|Abstract or Summary
- In the past most research of family learning in informal science learning environments has included limited diversity among participants considering ethnic, cultural, and social economic status. The diversity seen in informal learning environments such as museums does not typically reflect that of the general population. Therefore, in order to foster more inclusive learning environments that address the values, needs, and learning styles of diverse audiences, particularly underserved populations such as Mexican-descent families, more studies of these audiences are necessary. In addition, among all family learning research in informal environments there is a need to assess long-term impacts in order to better understand the role of free choice learning institutions and programs in people's lives.
The primary purpose of this study is to document evidence for learning and teaching during and after participation in a bilingual aquarium sponsored family learning program. Using a sociocultural framework for understanding learning, moment-to-moment interactions between participants while engaging in the program were observed. In order to document long-term impacts, participants were interviewed about their free choice learning experiences subsequent to participation in the year-long program. Data gathered from both observations and interviews were coded and organized according to emergent themes that were ultimately used to construct claims about moment-to-moment and long-term learning and teaching behaviors of participants.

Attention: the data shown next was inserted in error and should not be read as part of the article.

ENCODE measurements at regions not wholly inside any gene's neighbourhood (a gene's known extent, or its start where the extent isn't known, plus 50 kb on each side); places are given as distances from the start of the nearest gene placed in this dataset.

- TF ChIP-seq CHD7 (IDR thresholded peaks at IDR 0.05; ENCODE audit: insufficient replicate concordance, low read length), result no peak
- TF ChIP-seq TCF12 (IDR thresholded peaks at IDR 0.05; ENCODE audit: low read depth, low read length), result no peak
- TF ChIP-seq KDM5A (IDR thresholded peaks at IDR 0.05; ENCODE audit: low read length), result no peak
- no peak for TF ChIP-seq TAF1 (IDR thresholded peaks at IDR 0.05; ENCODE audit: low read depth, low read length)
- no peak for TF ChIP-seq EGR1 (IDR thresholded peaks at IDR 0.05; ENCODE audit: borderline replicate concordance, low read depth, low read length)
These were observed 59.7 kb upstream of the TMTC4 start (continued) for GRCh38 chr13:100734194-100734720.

Findings indicate that both parents and children were active in learning during the program. In addition, parents were active in teaching their children, and they did so by specifically focusing on language and literacy tasks during formal learning activities. Notably, parents did not generally focus on teaching science, nor did they focus on teaching during informal learning activities. Findings also indicate that for both parents and children knowledge and experiences resurfaced in new contexts, including discussions with other family members, at school, and at work. Furthermore, after the program participants continued to learn by engaging in new free choice learning experiences, among them, visiting the aquarium's visitor center and reading relevant marine science materials. For the purposes of developing and implementing bilingual family learning programs, findings suggest the need to address cultural values and expectations pertaining to learning, with specific attention to literacy. Implications for research, including evidence for moment-to-moment and long-term learning, are discussed.